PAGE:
IFA had considered taking on apprentices in 2008, due to an ageing workforce, but a slow-down postponed the move for two years.
Two years later they were “much more keen” because they realised that without new staff eventually they couldn’t continue, said HR manager Katy Edmonds.
She added: “In 2001 there was a management buy-in. It was quite a young business. The teams recruited then have settled in and everyone is over 40.”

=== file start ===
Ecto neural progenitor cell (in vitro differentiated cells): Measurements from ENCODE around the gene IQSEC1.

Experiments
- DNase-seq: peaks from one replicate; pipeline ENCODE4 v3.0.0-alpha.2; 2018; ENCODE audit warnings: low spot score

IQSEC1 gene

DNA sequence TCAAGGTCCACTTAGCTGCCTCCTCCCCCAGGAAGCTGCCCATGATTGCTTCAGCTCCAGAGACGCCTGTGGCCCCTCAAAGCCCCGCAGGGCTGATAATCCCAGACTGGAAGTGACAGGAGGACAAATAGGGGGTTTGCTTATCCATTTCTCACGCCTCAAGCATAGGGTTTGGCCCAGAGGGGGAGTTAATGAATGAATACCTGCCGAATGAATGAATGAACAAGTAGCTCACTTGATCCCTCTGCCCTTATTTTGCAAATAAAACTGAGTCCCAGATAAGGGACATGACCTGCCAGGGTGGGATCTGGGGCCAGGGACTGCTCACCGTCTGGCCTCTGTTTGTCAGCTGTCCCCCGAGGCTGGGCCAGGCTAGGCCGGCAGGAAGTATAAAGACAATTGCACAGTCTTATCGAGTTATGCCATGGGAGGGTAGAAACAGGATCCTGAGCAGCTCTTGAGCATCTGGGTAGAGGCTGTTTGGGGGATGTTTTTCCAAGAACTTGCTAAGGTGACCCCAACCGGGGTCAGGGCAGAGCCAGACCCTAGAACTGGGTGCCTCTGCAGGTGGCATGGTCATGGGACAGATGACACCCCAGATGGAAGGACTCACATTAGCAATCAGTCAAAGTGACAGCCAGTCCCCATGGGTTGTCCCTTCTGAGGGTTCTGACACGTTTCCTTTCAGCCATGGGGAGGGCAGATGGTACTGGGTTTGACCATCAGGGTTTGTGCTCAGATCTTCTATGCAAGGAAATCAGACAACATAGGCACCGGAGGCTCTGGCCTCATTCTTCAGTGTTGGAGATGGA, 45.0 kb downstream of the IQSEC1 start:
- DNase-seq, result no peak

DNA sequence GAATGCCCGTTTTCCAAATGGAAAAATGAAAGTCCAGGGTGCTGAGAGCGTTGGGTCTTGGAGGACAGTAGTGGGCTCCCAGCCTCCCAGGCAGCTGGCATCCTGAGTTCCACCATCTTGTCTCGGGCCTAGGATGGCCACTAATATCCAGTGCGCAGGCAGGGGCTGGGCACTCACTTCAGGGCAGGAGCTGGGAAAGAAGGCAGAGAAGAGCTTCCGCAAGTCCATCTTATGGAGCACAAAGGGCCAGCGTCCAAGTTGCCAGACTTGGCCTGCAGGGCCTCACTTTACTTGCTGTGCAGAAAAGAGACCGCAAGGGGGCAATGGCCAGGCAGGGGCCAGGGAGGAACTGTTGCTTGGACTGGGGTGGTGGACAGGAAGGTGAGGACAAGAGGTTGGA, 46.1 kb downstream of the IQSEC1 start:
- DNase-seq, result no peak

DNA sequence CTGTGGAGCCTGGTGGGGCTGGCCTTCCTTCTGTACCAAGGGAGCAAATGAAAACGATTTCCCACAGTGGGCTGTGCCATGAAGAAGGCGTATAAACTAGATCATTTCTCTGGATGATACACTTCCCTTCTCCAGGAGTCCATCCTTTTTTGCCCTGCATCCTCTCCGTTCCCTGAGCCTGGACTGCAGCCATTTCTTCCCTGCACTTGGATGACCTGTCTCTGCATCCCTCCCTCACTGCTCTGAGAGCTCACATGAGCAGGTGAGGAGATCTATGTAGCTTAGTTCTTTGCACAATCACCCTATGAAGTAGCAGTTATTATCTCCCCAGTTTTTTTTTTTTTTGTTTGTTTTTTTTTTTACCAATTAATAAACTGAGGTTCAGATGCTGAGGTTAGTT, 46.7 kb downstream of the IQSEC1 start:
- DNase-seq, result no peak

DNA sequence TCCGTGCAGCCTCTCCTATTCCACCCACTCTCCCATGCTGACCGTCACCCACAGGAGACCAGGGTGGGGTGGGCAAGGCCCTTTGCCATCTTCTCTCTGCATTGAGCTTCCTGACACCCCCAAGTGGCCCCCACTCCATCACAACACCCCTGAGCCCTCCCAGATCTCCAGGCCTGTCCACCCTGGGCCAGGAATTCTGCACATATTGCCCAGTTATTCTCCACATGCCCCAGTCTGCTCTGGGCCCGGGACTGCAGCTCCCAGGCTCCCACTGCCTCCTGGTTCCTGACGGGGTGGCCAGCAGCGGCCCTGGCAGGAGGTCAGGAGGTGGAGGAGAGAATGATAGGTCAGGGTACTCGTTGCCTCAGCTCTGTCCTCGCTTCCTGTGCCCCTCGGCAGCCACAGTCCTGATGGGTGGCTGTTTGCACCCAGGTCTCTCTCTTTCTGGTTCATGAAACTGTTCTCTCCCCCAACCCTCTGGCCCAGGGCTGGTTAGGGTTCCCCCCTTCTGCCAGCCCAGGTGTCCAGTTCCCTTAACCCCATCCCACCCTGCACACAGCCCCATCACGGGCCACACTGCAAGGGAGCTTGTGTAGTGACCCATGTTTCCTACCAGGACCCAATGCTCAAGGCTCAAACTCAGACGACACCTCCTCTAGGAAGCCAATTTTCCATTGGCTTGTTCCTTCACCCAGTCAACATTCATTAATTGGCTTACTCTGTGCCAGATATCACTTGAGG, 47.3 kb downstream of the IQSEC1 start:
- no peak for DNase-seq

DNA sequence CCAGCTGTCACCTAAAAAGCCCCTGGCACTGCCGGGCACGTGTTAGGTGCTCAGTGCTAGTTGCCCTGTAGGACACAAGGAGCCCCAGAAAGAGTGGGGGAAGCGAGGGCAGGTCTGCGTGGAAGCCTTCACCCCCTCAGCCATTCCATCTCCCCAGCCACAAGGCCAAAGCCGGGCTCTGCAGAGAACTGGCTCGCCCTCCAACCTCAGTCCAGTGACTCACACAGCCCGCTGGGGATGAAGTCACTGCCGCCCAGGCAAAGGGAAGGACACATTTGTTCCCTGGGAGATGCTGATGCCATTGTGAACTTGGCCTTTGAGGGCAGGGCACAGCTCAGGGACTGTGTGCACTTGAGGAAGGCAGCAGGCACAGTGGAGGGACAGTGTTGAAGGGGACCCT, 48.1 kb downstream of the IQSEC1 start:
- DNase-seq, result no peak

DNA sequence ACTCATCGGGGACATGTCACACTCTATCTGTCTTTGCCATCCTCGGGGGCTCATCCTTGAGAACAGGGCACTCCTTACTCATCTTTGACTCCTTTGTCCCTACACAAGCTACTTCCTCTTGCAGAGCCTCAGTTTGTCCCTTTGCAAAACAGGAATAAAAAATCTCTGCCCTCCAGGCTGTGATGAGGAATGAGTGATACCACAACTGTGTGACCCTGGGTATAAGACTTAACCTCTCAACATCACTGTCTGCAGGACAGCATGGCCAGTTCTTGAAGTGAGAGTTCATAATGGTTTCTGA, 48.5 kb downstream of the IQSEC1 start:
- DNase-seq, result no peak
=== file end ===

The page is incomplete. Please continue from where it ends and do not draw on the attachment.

The removal of the retirement age meant workers didn’t have to leave at 65 - one is 67 - but the physical nature of the job means most leave earlier. It can also be dangerous.
She added: “We manage our safety proactively in what is traditionally a dangerous industry. It can be a hostile environment for the apprentices. We do not have a training school, so their training has to be carried out in live production conditions while meeting strict quality and safety standards.”